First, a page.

An unprecedented debate over how the global Internet is governed is set to dominate a meeting of officials in Dubai next week, with many countries pushing to give a United Nations body broad regulatory powers even as the United States and others contend such a move could mean the end of the open Internet.
While specifics of some of the most contentious proposals remain secret, leaked drafts show that Russia is seeking rules giving individual countries broad permission to shape the content and structure of the Internet within their borders, while a group of Arab countries is advocating universal identification of Internet users. Some developing countries and telecom providers, meanwhile, want to make content providers pay for Internet transmission.
Dozens of countries, including Russia, China and some Arab states, already restrict Internet access within their own borders. Those governments would have greater leverage over Internet content and service providers if the changes were backed up by international agreement.
The 12-day conference of the International Telecommunications Union, or ITU, a 147-year-old organization that's now an arm of the United Nations, largely pits revenue-seeking developing countries and authoritarian regimes that want more control over Internet content against U.S. policymakers and private web companies that prefer the status quo.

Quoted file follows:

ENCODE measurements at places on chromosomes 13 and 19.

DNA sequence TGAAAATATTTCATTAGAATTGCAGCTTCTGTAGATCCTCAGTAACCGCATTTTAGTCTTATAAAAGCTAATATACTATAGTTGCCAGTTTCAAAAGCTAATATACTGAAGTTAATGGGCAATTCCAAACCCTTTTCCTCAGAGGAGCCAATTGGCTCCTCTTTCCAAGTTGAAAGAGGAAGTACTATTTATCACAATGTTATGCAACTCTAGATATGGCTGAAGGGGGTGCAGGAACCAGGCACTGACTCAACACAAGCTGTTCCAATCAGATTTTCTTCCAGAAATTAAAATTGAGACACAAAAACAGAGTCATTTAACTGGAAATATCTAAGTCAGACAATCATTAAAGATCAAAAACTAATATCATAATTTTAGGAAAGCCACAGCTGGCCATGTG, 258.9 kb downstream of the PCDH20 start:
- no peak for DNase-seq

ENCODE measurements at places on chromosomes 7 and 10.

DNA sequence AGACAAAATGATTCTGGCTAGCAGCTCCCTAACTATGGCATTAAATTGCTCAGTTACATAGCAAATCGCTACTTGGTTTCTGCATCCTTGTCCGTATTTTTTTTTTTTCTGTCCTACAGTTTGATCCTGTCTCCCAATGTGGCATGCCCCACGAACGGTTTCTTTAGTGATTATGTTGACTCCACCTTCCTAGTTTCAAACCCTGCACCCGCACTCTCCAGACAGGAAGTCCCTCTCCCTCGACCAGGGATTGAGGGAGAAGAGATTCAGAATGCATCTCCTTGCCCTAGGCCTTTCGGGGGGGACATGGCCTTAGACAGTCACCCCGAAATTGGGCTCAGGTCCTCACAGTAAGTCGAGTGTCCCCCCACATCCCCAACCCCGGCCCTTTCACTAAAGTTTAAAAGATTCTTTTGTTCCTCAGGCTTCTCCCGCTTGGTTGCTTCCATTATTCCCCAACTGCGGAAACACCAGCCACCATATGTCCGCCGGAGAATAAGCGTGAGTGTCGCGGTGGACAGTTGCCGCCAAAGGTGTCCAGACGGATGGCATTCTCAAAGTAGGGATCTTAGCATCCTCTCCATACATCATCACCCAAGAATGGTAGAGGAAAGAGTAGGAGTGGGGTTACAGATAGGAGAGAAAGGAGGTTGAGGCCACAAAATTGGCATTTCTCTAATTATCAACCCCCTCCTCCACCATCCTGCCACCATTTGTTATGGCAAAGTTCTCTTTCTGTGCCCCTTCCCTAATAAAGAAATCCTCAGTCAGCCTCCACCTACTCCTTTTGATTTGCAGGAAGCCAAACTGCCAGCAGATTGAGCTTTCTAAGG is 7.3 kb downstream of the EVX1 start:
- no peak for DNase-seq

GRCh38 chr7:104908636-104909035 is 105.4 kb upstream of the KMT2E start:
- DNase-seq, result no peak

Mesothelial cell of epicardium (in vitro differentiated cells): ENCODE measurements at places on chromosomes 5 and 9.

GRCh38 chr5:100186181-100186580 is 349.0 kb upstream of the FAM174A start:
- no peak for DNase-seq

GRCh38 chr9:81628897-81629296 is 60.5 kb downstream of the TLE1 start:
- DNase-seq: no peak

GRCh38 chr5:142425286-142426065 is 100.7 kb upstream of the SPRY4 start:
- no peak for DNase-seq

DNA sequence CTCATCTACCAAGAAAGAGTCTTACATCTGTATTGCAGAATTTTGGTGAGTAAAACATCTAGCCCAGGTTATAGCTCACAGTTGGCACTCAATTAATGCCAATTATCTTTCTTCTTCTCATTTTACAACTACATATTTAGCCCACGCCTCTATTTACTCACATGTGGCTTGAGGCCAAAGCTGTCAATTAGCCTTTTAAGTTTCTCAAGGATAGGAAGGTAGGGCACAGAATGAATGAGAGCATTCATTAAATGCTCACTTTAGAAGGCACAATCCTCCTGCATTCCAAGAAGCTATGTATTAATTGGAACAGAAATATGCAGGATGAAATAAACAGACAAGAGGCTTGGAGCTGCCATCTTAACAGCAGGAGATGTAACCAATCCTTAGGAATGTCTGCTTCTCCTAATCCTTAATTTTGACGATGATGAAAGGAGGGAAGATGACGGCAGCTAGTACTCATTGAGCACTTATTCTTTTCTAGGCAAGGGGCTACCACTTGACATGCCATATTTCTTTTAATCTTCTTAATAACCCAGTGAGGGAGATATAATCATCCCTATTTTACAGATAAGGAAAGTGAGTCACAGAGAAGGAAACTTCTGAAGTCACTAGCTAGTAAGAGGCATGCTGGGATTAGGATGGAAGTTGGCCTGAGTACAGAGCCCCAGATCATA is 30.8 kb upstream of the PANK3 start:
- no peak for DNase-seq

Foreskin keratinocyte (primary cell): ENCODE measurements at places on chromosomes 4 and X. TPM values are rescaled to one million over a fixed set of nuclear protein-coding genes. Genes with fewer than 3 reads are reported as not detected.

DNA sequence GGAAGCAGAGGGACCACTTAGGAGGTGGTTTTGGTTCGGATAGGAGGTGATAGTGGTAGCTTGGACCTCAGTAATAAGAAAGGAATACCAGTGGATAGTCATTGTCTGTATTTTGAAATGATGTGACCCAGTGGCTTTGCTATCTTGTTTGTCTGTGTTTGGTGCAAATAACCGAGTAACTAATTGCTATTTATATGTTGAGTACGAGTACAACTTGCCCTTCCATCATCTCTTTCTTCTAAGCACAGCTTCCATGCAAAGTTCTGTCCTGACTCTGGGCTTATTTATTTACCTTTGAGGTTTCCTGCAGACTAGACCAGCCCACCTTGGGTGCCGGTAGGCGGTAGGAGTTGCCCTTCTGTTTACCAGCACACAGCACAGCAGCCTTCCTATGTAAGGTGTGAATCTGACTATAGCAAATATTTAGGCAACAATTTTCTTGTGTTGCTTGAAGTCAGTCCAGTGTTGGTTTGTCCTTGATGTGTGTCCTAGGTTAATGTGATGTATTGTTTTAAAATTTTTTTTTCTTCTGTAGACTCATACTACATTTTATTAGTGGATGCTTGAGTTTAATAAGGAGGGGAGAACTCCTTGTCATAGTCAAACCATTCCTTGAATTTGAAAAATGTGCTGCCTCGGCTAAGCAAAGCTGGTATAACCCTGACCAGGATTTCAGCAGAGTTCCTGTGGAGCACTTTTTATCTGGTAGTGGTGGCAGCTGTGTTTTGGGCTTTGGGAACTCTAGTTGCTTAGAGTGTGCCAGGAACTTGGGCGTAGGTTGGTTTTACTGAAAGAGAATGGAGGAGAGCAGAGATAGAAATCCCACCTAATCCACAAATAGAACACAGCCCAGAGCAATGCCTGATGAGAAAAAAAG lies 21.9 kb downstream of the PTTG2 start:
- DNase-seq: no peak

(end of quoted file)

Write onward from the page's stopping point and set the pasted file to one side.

Fundamentally, most of the 193 countries in the ITU seem eager to enshrine the idea that the UN agency, rather than today's hodgepodge of private companies and nonprofit groups, should govern the Internet. They say that a new regime is needed to deal with the surge in cybercrime and more recent military attacks.
The ITU meeting, which aims to update a longstanding treaty on how telecom companies interact across borders, will also tackle other topics such as extending wireless coverage into rural areas.
If a majority of the ITU countries approve UN dominion over the Internet along with onerous rules, a backlash could lead to battles in Western countries over whether to ratify the treaty, with tech companies rallying ordinary Internet users against it and some telecom carriers supporting it.